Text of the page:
County cricketers will be tested more regularly for recreational drugs in response to the confirmation that Tom Maynard had been taking cocaine and ecst-asy the night before he died last June — and may have been a regular cocaine user for months — at Tuesday’s inquest into the death of the former Surrey batsman.
Surrey recommended “a more comprehensive social drug-testing programme” to the England and Wales Cricket Board last summer after conducting their own inquiry into the circumstanc-es leading to Maynard's death, and have since signed the hugely respected South Africa capta-in Graeme Smith and several oth-er senior players in a clear attem-pt to change their club’s culture.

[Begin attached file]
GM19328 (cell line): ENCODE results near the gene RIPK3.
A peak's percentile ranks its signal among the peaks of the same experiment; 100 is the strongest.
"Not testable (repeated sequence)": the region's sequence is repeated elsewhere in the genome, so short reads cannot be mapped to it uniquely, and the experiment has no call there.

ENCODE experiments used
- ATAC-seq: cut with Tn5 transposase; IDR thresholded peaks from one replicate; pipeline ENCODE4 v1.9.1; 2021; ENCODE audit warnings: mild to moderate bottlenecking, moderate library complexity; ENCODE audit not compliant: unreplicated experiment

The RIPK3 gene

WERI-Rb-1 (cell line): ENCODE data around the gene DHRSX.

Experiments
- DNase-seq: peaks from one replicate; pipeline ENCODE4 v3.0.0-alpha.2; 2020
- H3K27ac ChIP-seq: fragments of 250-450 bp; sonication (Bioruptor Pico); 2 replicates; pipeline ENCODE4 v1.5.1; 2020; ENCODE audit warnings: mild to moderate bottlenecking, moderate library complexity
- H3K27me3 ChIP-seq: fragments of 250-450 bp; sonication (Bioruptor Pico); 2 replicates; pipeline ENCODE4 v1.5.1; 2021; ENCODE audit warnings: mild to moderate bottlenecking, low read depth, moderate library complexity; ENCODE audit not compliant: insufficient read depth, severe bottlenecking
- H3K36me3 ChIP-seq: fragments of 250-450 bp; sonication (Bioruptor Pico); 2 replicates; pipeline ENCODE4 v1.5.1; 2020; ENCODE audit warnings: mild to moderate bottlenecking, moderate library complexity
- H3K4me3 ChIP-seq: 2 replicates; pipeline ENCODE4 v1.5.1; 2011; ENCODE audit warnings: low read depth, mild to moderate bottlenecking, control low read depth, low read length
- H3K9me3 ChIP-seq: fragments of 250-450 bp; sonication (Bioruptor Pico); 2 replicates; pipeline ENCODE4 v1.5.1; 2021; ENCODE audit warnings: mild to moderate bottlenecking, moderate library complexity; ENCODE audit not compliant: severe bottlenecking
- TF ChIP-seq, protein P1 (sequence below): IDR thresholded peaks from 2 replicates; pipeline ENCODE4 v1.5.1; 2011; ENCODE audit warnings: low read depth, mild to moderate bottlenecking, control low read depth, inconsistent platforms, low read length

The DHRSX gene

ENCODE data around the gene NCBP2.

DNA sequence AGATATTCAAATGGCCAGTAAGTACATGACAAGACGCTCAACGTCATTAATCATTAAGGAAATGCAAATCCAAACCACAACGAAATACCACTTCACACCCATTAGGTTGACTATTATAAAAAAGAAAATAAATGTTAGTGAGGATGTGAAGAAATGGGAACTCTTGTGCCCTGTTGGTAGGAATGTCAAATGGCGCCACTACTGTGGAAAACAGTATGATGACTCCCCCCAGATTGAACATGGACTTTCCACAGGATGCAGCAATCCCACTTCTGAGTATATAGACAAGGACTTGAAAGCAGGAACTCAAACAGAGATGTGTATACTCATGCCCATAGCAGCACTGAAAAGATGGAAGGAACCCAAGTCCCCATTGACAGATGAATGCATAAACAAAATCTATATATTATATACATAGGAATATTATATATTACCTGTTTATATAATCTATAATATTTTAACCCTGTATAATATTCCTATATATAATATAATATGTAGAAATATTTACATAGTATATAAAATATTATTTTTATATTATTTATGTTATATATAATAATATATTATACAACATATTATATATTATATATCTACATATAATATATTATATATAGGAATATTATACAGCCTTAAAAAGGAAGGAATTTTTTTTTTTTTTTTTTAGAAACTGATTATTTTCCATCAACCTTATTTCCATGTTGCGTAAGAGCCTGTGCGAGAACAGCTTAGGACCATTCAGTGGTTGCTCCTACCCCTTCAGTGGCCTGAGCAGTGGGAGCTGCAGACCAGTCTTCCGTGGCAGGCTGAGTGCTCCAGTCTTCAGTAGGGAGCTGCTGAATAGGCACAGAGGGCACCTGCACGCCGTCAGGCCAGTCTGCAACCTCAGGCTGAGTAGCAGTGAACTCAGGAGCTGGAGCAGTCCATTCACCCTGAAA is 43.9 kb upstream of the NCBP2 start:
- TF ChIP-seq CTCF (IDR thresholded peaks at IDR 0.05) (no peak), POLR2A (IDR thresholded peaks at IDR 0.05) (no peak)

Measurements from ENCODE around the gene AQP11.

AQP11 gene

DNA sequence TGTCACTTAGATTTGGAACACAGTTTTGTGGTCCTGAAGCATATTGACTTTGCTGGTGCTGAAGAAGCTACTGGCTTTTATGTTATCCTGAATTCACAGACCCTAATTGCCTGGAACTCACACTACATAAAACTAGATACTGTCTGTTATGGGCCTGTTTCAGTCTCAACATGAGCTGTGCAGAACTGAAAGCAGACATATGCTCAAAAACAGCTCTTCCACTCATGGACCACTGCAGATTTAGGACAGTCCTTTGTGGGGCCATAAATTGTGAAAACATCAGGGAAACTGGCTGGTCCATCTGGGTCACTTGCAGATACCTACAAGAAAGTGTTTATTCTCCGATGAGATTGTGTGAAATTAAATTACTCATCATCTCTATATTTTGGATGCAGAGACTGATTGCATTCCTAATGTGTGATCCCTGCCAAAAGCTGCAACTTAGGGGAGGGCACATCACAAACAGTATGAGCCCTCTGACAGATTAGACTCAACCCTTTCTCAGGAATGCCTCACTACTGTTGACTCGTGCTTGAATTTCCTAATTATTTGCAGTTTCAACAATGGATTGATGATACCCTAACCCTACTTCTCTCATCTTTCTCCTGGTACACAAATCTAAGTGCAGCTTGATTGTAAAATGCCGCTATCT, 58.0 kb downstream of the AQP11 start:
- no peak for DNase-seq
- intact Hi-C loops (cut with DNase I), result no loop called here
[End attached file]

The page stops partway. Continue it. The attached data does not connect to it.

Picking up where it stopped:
Fiona Wilcox, the coroner, asked Surrey's chief executive, Richard Gould, who represented the club at the inquest, whether hair analysis had been used to detect the use of recreational drugs. When told it was not, she said: “I wonder if it could begin, and should begin more generally in the sports world.”
The ECB has previously tested for recreational drugs only “in competition” — between 6am on the first day of a match until an hour after its completion — with its “out-of-competition testing” only for performance-enhancing drugs, compliant with the WADA code.